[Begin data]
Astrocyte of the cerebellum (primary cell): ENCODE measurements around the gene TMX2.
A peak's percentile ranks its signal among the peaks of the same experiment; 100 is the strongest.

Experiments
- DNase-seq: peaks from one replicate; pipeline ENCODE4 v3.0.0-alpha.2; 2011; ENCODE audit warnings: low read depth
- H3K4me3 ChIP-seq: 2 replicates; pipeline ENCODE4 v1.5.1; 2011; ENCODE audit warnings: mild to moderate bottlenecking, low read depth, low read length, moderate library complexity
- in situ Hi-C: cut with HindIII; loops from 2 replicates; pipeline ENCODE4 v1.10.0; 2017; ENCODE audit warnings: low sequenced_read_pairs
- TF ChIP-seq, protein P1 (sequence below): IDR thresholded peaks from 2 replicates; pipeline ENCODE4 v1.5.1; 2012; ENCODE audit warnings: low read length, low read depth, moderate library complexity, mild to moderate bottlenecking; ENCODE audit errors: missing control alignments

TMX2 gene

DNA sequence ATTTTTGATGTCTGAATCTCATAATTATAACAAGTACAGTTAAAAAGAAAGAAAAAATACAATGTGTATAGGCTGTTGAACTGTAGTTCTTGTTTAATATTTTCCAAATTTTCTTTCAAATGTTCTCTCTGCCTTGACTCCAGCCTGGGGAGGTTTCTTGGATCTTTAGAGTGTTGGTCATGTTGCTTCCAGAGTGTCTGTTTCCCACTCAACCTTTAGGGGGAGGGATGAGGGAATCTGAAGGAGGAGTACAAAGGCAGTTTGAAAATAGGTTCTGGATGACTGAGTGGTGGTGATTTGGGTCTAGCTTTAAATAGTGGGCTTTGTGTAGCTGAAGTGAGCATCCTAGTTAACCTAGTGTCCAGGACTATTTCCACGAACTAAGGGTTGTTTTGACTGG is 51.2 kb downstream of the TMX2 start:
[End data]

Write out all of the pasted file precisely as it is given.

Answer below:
Astrocyte of the cerebellum (primary cell): ENCODE measurements around the gene TMX2.
A peak's percentile ranks its signal among the peaks of the same experiment; 100 is the strongest.

Experiments
- DNase-seq: peaks from one replicate; pipeline ENCODE4 v3.0.0-alpha.2; 2011; ENCODE audit warnings: low read depth
- H3K4me3 ChIP-seq: 2 replicates; pipeline ENCODE4 v1.5.1; 2011; ENCODE audit warnings: mild to moderate bottlenecking, low read depth, low read length, moderate library complexity
- in situ Hi-C: cut with HindIII; loops from 2 replicates; pipeline ENCODE4 v1.10.0; 2017; ENCODE audit warnings: low sequenced_read_pairs
- TF ChIP-seq, protein P1 (sequence below): IDR thresholded peaks from 2 replicates; pipeline ENCODE4 v1.5.1; 2012; ENCODE audit warnings: low read length, low read depth, moderate library complexity, mild to moderate bottlenecking; ENCODE audit errors: missing control alignments

TMX2 gene

DNA sequence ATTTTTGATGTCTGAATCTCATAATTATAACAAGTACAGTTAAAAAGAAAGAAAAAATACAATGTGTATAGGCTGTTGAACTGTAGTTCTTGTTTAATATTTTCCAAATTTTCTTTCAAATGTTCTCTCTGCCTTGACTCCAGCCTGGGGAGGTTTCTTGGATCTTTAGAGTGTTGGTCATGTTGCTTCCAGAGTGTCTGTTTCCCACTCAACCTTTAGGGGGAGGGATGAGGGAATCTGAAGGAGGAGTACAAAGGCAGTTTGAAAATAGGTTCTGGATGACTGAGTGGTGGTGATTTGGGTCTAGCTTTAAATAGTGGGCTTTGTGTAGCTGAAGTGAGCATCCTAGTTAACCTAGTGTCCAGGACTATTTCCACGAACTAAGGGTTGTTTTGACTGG is 51.2 kb downstream of the TMX2 start: